The latest news, astutely reported by SF Weekly, is that Apple investigators may have represented themselves as SFPD when they searched the home of a Bernal Heights resident. SF Weekly has identified the resident as “Sergio Calderón, 22, of Bernal Heights.”
Let’s let SF Weekly explain:
A Bernal Heights man says that six officials claiming to be San Francisco Police officers questioned him and searched his family’s home in July for a lost iPhone 5 prototype they asserted had been traced to the residence using GPS technology.
The man’s statements to SF Weekly in an exclusive interview add significant new twists to the unfolding story of the unreleased iPhone 5 that was reportedly lost at a San Francisco bar this summer.
If accurate, his account raises the possibility that Apple security personnel attempting to recover the prototype falsely represented themselves as police officers – a criminal act punishable by up to a year in jail in the state of California — or that SFPD employees colluding with Apple failed to properly report an extensive search of a person’s home, car, and computer.
“This is something that’s going to need to be investigated now,” SFPD spokesman Lt. Troy Dangerfield said, when informed about the Bernal Heights man’s statements to SF Weekly. “If this guy is saying that the people said they were SFPD, that’s a big deal.”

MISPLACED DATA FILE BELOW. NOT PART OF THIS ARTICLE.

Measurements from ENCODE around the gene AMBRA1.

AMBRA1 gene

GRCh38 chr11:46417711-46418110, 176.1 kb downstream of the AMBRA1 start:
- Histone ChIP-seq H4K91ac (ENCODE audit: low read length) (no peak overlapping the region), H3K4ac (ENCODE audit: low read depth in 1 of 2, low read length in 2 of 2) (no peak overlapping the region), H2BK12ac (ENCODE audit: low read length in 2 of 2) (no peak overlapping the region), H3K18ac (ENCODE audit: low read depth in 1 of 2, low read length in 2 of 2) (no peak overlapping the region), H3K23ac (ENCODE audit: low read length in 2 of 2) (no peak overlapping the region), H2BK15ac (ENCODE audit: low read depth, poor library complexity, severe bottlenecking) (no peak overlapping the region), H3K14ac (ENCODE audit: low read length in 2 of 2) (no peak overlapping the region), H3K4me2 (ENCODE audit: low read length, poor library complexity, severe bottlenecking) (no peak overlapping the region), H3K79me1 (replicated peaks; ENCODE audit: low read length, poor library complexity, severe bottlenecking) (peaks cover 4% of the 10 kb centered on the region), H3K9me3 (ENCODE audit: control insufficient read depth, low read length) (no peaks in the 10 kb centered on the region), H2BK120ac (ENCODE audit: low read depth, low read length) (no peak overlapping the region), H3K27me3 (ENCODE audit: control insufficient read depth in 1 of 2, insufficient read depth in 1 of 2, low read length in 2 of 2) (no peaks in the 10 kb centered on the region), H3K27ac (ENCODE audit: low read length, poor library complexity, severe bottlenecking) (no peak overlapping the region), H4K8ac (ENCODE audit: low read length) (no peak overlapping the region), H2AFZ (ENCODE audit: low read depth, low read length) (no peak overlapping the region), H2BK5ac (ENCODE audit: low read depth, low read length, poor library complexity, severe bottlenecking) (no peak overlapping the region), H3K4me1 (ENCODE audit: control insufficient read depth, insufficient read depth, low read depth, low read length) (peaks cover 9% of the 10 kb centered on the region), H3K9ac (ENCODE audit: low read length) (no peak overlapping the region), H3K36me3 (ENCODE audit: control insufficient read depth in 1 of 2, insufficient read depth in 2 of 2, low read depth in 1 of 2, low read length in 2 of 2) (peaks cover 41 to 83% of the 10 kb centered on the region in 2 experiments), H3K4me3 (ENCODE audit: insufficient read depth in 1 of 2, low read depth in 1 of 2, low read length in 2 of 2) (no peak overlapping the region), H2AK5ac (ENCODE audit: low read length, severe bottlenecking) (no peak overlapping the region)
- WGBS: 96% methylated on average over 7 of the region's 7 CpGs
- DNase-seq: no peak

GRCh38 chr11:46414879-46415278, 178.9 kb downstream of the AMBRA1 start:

SF Weekly has lots more lurid detail on the search of Calderón’s home and the threats that were allegedy made against him, and at least one of the men who conducted the search has since been revealed as “a former San Jose Police sergeant… employed as a ‘senior investigator’ at Apple. ”
UPDATE: Another twist, another turn. Turns out SFPD was involved, but Neighbor Calderón did not know that the people who searched his home were Apple employees. SFWeekly rocks it (again):
The bizarre saga involving a lost prototype of the iPhone 5 has taken another interesting turn. Contradicting past statements that no records exist of police involvement in the search for the lost prototype, San Francisco Police Department spokesman Lt. Troy Dangerfield now tells SF Weekly that “three or four” SFPD officers accompanied two Apple security officials in an unusual search of a Bernal Heights man’s home.
Dangerfield says that, after conferring with Apple and the captain of the Ingleside police station, he has learned that plainclothes SFPD officers went with private Apple detectives to the home of Sergio Calderón, a 22-year-old resident of Bernal Heights. According to Dangerfield, the officers “did not go inside the house,” but stood outside while the Apple employees scoured Calderón’s home, car, and computer files for any trace of the lost iPhone 5. The phone was not found, and Calderón denies that he ever possessed it.